The Employment Bill
7 May 2002
19 December 2013
14 April 2014
25 September 2013
24 September 2013
25 March 2014
But they may sigh with relief that at least the Employment Bill - expected to get royal assent in July - provides for employment tribunal reform designed, in part, to deter spurious claims. These claims have clogged up an over-burdened employment tribunal system to the detriment of genuine claimants and employers dealing with misconceived complaints.
But, as is often the case with recent legislation, there is a sting in the tale. All employers will have to provide a minimum statement of employment particulars to employees - even employers with less than 20 employees who were previously excluded from the requirement. Failure to do so will run the risk of an order of compensation being made by the tribunal in response to an employee's complaint, possibly giving rise to a 25 per cent increase to the compensatory award.
In addition, an employer who fails to follow a fair procedure in dealing with an employee's grievance, or in the way an employee is disciplined, will find the compensation awarded by a tribunal to a successful applicant significantly increased by 10-50 per cent.
On top of all this, the facts relied on for an increased compensation payment may lead to a penal costs order because costs orders are now going to be possible against a party's representative as well as the parties themselves.
On the face of it, this means unsuccessful applicants may be asked to contribute to the employer's costs. However, tribunals will be reluctant to make such an order where an applicant has acted in good faith. An unsuccessful employer, on the other hand, may not be treated so sympathetically.
The introduction of a statutory procedure in respect of both discipline and grievance requires a three-stage process if there is no evidence of gross misconduct. An employee needs to set out any grievance, leading to a meeting and a response by the employer giving the employee a right to appeal. The dismissal and disciplinary standard procedure requires a statement by the employer of the grounds for action and an invitation to a meeting for the employee to state his case before action is taken, plus a fair appeal where appropriate. All this is straightforward compared with the Acas Code of Practice on Discipline and Grievance Procedures followed by employment tribunals as a matter of natural justice.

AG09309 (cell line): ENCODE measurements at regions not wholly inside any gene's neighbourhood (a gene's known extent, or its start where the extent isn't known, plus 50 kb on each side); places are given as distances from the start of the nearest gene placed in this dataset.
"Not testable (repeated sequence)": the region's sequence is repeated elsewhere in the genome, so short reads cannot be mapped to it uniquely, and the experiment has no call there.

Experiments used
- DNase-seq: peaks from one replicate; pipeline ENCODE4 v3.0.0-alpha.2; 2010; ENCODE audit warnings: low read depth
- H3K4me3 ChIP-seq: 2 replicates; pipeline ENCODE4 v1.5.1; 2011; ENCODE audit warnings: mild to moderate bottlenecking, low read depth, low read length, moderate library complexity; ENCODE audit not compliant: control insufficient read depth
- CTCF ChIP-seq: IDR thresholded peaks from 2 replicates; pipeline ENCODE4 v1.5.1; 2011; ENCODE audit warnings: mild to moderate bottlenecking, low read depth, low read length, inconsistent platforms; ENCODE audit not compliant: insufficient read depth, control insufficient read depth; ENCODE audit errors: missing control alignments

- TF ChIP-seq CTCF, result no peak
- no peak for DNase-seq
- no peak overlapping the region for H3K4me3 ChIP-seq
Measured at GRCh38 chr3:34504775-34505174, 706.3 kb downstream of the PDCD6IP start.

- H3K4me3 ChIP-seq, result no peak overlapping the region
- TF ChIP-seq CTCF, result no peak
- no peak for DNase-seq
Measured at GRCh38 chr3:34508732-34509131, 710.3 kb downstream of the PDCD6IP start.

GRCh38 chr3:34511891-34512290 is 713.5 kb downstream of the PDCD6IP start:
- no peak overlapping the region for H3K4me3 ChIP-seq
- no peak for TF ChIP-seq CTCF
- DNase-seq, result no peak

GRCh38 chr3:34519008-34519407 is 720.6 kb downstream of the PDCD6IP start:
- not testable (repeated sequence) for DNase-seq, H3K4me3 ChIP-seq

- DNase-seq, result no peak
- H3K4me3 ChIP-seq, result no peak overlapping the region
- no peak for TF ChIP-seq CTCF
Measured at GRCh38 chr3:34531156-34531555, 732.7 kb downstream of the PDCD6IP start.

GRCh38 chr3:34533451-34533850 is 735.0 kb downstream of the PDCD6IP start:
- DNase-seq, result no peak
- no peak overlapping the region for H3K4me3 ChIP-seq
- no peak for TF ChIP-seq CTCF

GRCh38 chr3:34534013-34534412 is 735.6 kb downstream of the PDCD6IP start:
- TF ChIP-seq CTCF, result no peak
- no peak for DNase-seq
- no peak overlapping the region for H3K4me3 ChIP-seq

If the employer does not comply with the minimum provisions set out in the bill, there will be an automatic finding of unfair dismissal and an increase in the compensatory award depending on the employer's conduct.
The tribunal will be less critical of procedural flaws (such as where the employer has a more comprehensive disciplinary procedure but failed to follow it) if minimum procedure was followed. In addition, employees may be prevented from making a claim if they fail to follow the statutory grievance procedure, or may find that their award is reduced for failure to complete the internal disciplinary and/or grievance process.
Now that the employment tribunal maximum compensatory award is £52,600, average awards will increase for employers who do not go through a fair process. All employers will have to be more concerned about dispute resolution at an earlier stage and ensure that the three-stage process is notified to an employee through a clear written statement.
How the Employment Bill will work in practice will become clear over the course of the next year but reaction to it is mixed. It has been said that the bill will reduce red tape and "is a winning ticket, delivering for individuals, business and the economy". It has also been said that "for an increase in regulatory burden to be called a cut in red tape just goes to demonstrate the challenge we all face and how far governments can be removed from reality". One statement was made by the Secretary of State for Trade and Industry Patricia Hewitt and the other by John Walker on behalf of the Federation of Small Businesses. No prizes for guessing who said what.
The bill has 55 sections and 8 schedules and contains some excellent changes, but also has some nasty surprises for employers along the way. Although the discipline, dismissal and grievance provisions are tucked away in the bill ,they may have the widest impact of all.